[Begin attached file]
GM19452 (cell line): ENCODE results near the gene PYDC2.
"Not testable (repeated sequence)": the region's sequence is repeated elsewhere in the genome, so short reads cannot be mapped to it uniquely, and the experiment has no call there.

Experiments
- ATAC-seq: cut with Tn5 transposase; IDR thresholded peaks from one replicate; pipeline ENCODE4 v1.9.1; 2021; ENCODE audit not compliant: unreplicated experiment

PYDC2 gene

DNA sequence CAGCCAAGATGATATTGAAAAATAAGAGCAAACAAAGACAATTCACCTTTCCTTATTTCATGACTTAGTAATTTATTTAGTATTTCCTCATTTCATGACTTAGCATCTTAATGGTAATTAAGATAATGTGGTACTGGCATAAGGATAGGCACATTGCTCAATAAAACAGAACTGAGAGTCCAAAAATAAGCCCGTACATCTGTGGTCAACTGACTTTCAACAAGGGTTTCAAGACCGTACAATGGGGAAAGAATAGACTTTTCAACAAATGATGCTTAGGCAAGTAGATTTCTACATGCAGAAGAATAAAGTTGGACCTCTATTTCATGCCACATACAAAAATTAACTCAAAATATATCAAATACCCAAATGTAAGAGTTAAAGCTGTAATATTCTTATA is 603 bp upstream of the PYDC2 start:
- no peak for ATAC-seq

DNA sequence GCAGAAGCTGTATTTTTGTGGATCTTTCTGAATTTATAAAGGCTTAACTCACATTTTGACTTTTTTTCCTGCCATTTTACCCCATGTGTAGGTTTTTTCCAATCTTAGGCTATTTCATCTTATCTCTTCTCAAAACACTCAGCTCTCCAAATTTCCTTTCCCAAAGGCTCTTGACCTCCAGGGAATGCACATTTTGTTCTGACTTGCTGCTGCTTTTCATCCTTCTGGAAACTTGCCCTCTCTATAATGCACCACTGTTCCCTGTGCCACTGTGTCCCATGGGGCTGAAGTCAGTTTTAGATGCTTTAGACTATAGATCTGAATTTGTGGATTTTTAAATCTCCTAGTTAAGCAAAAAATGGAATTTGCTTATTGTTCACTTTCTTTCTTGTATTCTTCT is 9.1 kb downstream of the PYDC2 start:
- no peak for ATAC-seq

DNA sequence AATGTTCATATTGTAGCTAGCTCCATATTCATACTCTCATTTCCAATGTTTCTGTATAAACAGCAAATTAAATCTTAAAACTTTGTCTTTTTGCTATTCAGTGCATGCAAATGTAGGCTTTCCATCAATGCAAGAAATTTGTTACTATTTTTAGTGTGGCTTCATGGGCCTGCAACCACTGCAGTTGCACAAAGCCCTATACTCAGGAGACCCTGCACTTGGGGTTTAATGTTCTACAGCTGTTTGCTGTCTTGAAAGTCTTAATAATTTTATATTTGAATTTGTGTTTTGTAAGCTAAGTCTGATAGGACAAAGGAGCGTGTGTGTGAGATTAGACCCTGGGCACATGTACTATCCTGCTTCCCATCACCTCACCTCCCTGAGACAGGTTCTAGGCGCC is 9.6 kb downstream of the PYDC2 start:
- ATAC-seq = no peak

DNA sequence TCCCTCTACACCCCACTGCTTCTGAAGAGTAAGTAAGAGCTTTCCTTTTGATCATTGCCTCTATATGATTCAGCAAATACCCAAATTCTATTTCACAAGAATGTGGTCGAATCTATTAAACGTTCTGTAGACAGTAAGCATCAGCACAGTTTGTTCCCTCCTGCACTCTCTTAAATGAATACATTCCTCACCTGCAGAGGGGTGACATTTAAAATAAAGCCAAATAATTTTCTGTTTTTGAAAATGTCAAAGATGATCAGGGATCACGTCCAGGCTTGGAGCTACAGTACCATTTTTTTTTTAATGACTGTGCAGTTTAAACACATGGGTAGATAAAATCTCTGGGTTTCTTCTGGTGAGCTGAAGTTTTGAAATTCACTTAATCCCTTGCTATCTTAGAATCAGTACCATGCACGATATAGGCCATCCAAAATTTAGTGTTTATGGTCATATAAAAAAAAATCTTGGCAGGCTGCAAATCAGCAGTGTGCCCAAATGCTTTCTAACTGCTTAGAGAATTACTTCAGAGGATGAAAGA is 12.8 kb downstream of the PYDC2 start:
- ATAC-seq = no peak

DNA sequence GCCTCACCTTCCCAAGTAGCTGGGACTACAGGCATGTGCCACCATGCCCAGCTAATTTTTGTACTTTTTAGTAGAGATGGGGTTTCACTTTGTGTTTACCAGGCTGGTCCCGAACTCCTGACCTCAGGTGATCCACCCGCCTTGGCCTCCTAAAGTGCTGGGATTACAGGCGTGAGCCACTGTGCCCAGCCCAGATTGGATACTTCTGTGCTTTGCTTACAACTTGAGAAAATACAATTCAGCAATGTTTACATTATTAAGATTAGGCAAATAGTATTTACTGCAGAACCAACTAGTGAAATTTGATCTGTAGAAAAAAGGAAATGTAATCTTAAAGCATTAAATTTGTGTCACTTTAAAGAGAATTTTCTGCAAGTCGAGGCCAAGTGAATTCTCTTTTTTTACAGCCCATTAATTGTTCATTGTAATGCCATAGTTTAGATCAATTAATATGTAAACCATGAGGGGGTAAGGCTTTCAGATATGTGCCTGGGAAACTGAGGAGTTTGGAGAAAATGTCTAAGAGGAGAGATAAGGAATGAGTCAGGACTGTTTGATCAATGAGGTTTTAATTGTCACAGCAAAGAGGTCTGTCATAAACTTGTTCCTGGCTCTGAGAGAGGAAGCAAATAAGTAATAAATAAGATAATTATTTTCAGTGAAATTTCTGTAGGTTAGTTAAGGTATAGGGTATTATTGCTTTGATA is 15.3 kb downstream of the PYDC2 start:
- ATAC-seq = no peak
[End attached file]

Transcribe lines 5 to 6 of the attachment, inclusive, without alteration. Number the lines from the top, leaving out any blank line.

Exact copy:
PYDC2 gene

DNA sequence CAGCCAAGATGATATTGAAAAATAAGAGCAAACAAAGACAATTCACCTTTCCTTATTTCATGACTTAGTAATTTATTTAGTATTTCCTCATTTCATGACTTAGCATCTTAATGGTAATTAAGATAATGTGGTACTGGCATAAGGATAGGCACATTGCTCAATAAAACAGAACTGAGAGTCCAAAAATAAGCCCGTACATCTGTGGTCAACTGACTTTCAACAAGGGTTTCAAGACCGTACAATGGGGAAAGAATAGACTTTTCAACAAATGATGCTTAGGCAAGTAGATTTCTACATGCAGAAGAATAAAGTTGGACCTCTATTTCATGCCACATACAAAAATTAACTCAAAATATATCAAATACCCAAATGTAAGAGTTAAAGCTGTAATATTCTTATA is 603 bp upstream of the PYDC2 start: